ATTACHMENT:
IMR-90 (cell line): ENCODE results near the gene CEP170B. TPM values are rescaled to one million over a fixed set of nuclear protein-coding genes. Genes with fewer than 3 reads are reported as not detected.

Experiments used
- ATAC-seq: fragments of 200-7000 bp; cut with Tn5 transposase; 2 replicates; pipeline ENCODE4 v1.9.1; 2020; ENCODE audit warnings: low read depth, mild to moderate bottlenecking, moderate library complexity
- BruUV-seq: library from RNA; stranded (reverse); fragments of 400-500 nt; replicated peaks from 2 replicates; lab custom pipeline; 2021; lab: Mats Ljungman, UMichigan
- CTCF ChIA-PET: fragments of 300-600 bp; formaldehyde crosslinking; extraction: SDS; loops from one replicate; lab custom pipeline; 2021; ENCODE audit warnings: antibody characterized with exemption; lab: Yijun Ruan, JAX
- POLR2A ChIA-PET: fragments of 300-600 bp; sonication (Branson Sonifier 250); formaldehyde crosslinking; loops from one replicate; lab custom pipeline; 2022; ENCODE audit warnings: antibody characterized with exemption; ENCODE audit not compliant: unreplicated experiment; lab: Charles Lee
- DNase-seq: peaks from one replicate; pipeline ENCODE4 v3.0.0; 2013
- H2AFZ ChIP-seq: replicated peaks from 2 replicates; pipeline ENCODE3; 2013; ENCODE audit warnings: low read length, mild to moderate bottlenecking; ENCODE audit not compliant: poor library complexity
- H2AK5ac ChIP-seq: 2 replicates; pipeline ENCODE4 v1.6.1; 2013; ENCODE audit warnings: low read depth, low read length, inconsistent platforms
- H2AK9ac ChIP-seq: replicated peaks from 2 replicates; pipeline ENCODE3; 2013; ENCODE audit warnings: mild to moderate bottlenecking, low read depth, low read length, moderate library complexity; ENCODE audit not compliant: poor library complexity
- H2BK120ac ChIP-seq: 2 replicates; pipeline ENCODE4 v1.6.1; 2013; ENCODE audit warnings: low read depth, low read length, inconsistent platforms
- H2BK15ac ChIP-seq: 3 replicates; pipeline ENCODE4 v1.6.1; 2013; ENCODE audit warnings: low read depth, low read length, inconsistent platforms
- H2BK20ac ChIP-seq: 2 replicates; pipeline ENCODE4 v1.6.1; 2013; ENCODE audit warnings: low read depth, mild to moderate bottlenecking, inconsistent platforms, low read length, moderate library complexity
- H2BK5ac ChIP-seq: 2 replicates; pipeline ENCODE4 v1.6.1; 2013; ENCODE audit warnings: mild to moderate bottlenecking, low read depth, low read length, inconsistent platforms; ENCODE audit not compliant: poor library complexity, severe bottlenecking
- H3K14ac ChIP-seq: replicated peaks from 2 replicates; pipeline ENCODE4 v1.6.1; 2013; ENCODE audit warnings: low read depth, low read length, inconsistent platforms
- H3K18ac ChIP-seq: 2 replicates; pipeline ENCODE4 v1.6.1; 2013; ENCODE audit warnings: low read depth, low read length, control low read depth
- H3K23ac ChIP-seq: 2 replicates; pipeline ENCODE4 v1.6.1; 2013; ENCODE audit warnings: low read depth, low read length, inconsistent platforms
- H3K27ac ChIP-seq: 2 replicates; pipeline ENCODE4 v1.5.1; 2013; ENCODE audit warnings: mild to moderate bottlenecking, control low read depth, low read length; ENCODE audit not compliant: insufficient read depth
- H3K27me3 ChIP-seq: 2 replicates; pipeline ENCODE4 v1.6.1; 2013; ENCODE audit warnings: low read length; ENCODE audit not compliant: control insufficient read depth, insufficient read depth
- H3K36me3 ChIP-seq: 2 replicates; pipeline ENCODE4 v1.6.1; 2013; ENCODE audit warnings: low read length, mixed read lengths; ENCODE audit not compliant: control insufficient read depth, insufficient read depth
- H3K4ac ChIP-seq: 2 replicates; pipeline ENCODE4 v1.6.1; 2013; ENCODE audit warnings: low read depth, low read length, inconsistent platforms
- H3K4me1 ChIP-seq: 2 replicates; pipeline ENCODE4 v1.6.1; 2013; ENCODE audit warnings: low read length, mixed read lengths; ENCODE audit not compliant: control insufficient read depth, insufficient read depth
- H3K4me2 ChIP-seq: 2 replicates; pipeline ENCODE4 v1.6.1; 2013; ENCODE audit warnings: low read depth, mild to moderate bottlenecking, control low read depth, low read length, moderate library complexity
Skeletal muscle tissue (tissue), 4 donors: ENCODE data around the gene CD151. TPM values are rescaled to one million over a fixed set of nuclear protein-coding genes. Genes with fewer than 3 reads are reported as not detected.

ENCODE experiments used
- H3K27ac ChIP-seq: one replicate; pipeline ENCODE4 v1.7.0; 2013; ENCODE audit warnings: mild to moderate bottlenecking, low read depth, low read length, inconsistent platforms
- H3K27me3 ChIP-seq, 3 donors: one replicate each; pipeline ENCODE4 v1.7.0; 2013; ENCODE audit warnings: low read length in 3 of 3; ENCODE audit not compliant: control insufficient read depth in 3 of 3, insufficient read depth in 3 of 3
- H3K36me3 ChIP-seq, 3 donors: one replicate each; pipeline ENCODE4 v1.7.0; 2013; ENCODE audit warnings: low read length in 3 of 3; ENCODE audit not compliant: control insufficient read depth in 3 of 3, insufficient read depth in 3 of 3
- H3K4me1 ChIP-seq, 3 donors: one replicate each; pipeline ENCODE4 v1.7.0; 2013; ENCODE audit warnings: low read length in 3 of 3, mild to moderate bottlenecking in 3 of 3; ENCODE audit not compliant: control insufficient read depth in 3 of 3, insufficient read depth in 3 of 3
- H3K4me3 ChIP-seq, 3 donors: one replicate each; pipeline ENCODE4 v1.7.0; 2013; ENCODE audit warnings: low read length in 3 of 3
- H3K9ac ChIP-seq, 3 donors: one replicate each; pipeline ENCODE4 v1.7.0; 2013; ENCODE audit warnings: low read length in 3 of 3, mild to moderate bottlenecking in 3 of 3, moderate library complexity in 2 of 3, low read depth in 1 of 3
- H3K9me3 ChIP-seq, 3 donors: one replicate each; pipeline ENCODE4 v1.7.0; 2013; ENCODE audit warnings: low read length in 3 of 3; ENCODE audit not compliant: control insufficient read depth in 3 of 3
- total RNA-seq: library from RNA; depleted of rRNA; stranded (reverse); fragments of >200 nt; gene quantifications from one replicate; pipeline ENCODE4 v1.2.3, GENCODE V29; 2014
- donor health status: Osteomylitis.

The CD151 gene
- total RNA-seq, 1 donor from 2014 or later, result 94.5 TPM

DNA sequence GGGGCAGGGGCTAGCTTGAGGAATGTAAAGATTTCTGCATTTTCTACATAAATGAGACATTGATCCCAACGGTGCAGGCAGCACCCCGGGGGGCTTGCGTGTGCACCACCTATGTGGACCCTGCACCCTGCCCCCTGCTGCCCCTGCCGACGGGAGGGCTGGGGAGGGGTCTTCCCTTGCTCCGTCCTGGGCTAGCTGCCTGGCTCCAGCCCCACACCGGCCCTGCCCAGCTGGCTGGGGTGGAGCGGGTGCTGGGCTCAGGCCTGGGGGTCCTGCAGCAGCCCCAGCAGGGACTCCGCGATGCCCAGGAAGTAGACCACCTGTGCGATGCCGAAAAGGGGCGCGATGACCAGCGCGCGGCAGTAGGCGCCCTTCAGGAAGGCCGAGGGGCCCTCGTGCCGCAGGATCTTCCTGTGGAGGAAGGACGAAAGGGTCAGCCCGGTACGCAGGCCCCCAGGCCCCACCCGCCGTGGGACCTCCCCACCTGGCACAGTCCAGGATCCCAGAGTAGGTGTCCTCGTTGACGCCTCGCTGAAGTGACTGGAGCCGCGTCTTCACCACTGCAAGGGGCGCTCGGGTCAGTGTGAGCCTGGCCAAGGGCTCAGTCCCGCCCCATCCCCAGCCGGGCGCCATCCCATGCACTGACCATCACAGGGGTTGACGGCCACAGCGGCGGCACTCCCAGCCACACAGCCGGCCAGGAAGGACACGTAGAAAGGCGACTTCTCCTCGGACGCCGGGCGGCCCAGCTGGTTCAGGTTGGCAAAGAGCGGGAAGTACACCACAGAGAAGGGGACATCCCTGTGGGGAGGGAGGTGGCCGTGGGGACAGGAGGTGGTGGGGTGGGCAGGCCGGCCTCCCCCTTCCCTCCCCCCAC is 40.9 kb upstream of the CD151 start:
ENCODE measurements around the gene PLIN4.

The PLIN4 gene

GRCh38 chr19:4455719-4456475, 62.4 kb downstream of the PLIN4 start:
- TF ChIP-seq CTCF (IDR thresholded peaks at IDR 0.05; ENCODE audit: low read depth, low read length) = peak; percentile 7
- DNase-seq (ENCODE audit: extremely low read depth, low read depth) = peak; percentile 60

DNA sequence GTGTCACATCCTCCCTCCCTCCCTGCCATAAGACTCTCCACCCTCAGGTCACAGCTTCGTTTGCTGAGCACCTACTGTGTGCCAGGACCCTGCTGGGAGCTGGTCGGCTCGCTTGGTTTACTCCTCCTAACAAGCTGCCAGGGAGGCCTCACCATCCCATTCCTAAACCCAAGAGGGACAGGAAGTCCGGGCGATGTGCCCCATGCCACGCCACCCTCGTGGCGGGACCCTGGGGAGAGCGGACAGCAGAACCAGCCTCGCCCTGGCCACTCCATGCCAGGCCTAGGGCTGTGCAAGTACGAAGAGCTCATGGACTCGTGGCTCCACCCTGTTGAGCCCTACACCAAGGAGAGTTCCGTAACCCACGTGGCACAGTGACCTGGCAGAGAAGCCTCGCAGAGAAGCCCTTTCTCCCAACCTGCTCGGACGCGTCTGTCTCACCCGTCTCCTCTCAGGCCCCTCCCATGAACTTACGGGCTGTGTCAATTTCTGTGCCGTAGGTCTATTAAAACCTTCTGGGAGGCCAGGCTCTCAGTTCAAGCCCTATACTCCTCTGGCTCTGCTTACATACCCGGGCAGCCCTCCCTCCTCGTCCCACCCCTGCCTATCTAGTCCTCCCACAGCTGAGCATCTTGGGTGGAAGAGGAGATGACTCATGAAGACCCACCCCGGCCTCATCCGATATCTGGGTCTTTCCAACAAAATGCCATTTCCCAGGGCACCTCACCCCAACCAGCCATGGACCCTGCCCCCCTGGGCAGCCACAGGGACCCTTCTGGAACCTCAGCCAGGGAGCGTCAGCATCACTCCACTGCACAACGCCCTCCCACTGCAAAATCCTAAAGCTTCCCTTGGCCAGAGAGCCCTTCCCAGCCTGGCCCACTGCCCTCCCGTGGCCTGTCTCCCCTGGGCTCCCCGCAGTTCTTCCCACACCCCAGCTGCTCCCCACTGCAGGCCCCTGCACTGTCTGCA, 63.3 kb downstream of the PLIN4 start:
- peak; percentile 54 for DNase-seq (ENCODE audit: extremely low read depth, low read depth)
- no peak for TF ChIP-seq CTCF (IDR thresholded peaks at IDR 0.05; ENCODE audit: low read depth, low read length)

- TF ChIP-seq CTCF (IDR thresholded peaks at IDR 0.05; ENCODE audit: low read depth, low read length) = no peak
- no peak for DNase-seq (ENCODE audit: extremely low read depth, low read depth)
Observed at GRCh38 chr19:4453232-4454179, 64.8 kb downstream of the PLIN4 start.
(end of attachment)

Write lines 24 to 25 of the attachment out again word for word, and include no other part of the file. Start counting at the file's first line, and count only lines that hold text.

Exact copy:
Skeletal muscle tissue (tissue), 4 donors: ENCODE data around the gene CD151. TPM values are rescaled to one million over a fixed set of nuclear protein-coding genes. Genes with fewer than 3 reads are reported as not detected.

ENCODE experiments used